Geochemistry Geophysics Geosystems
About: Geochemistry Geophysics Geosystems is an academic journal. The journal publishes majorly in the area(s): Mantle (geology) & Subduction. It has an ISSN identifier of 1525-2027. Over the lifetime, 4929 publication(s) have been published receiving 203770 citation(s).
Papers published on a yearly basis
Peter Bird1•Institutions (1)
Abstract:  A global set of present plate boundaries on the Earth is presented in digital form. Most come from sources in the literature. A few boundaries are newly interpreted from topography, volcanism, and/or seismicity, taking into account relative plate velocities from magnetic anomalies, moment tensor solutions, and/or geodesy. In addition to the 14 large plates whose motion was described by the NUVEL-1A poles (Africa, Antarctica, Arabia, Australia, Caribbean, Cocos, Eurasia, India, Juan de Fuca, Nazca, North America, Pacific, Philippine Sea, South America), model PB2002 includes 38 small plates (Okhotsk, Amur, Yangtze, Okinawa, Sunda, Burma, Molucca Sea, Banda Sea, Timor, Birds Head, Maoke, Caroline, Mariana, North Bismarck, Manus, South Bismarck, Solomon Sea, Woodlark, New Hebrides, Conway Reef, Balmoral Reef, Futuna, Niuafo'ou, Tonga, Kermadec, Rivera, Galapagos, Easter, Juan Fernandez, Panama, North Andes, Altiplano, Shetland, Scotia, Sandwich, Aegean Sea, Anatolia, Somalia), for a total of 52 plates. No attempt is made to divide the Alps-Persia-Tibet mountain belt, the Philippine Islands, the Peruvian Andes, the Sierras Pampeanas, or the California-Nevada zone of dextral transtension into plates; instead, they are designated as “orogens” in which this plate model is not expected to be accurate. The cumulative-number/area distribution for this model follows a power law for plates with areas between 0.002 and 1 steradian. Departure from this scaling at the small-plate end suggests that future work is very likely to define more very small plates within the orogens. The model is presented in four digital files: a set of plate boundary segments; a set of plate outlines; a set of outlines of the orogens; and a table of characteristics of each digitization step along plate boundaries, including estimated relative velocity vector and classification into one of 7 types (continental convergence zone, continental transform fault, continental rift, oceanic spreading ridge, oceanic transform fault, oceanic convergent boundary, subduction zone). Total length, mean velocity, and total rate of area production/destruction are computed for each class; the global rate of area production and destruction is 0.108 m2/s, which is higher than in previous models because of the incorporation of back-arc spreading.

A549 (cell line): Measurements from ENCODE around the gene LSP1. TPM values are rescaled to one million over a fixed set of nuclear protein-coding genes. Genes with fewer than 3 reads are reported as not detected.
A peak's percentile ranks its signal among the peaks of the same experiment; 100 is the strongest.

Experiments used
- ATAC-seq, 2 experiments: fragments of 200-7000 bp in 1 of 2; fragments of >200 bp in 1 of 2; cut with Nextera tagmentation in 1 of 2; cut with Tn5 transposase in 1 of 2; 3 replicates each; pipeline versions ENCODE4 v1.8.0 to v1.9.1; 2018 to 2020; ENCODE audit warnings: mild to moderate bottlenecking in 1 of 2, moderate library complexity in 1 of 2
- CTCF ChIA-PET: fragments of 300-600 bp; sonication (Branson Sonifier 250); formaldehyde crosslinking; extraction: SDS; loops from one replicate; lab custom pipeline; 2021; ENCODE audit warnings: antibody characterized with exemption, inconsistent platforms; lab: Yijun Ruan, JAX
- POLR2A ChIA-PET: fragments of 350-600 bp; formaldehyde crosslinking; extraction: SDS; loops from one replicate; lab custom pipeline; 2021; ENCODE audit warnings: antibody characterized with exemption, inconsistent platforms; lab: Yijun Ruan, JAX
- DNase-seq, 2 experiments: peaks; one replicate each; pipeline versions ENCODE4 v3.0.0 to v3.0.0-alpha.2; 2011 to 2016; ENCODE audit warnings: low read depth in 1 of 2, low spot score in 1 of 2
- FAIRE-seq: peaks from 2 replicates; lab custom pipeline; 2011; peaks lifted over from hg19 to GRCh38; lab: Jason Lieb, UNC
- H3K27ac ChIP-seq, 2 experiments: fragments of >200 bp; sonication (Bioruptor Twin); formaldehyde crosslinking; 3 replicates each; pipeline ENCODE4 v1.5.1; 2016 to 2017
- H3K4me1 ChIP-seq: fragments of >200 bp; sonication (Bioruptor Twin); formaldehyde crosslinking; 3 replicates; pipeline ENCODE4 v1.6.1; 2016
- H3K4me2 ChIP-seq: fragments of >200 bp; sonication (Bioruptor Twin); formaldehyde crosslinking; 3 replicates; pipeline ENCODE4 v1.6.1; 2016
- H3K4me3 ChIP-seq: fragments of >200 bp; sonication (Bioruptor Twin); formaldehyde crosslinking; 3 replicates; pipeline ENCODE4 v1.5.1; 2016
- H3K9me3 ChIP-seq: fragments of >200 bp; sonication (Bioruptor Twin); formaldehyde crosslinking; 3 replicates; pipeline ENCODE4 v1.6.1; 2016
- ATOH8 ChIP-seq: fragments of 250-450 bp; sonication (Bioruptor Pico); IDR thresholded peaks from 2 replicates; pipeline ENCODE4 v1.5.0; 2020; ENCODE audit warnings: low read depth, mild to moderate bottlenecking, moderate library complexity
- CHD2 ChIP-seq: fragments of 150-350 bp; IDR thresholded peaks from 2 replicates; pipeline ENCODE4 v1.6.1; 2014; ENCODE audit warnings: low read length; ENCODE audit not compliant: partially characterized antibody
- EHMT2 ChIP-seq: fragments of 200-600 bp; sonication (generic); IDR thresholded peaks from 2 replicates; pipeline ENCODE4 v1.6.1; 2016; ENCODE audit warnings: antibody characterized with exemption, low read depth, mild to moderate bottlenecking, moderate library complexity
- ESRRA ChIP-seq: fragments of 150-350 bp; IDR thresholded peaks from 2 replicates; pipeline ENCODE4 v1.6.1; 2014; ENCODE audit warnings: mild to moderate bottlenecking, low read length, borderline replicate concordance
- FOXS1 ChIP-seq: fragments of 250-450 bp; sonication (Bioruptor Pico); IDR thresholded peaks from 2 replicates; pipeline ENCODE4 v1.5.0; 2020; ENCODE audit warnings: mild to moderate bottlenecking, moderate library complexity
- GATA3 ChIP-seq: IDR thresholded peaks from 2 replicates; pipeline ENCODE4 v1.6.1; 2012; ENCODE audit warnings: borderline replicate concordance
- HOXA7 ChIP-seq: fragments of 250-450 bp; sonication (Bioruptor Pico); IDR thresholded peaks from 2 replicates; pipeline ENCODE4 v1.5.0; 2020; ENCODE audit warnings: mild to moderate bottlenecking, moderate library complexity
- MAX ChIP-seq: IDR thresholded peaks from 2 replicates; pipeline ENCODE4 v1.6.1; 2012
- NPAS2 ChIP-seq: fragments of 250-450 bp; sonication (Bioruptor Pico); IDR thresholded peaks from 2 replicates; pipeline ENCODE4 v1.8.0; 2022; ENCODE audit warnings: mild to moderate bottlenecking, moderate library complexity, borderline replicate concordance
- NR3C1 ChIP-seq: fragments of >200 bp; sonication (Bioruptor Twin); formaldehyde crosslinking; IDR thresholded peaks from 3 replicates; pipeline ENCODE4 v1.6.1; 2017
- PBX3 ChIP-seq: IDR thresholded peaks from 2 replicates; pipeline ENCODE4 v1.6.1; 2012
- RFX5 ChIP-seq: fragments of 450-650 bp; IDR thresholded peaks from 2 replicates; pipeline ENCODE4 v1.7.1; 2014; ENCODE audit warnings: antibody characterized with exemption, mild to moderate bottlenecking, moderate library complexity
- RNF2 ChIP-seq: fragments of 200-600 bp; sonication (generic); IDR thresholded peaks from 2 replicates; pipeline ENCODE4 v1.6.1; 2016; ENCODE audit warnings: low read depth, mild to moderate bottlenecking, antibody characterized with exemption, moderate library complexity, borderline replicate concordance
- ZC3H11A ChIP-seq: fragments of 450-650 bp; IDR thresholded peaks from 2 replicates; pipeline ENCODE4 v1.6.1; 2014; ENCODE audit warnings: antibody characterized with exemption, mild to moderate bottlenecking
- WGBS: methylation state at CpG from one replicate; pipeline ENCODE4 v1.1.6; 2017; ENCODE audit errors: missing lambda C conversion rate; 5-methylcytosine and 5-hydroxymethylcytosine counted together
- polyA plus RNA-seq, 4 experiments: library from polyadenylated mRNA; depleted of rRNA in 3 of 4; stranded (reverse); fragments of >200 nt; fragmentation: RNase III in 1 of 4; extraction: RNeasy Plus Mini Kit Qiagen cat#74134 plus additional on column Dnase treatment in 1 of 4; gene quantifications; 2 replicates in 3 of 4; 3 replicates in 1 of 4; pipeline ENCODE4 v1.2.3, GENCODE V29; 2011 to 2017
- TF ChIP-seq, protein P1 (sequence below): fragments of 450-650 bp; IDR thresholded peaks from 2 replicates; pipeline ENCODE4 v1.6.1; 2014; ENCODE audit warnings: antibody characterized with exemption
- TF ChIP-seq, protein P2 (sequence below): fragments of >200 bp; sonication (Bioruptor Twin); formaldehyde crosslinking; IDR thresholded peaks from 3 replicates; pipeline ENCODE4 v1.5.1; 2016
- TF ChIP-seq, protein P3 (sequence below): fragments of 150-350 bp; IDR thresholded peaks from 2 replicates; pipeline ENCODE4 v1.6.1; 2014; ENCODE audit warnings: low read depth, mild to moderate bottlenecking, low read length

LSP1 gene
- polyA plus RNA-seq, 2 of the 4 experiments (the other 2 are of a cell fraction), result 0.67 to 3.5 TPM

Abstract: We present four companion digital models of the age, age uncertainty, spreading rates, and spreading asymmetries of the world's ocean basins as geographic and Mercator grids with 2 arc min resolution. The grids include data from all the major ocean basins as well as detailed reconstructions of back-arc basins. The age, spreading rate, and asymmetry at each grid node are determined by linear interpolation between adjacent seafloor isochrons in the direction of spreading. Ages for ocean floor between the oldest identified magnetic anomalies and continental crust are interpolated by geological estimates of the ages of passive continental margin segments. The age uncertainties for grid cells coinciding with marine magnetic anomaly identifications, observed or rotated to their conjugate ridge flanks, are based on the difference between gridded age and observed age. The uncertainties are also a function of the distance of a given grid cell to the nearest age observation and the proximity to fracture zones or other age discontinuities. Asymmetries in crustal accretion appear to be frequently related to asthenospheric flow from mantle plumes to spreading ridges, resulting in ridge jumps toward hot spots. We also use the new age grid to compute global residual basement depth grids from the difference between observed oceanic basement depth and predicted depth using three alternative age-depth relationships. The new set of grids helps to investigate prominent negative depth anomalies, which may be alternatively related to subducted slab material descending in the mantle or to asthenospheric flow. A combination of our digital grids and the associated relative and absolute plate motion model with seismic tomography and mantle convection model outputs represents a valuable set of tools to investigate geodynamic problems.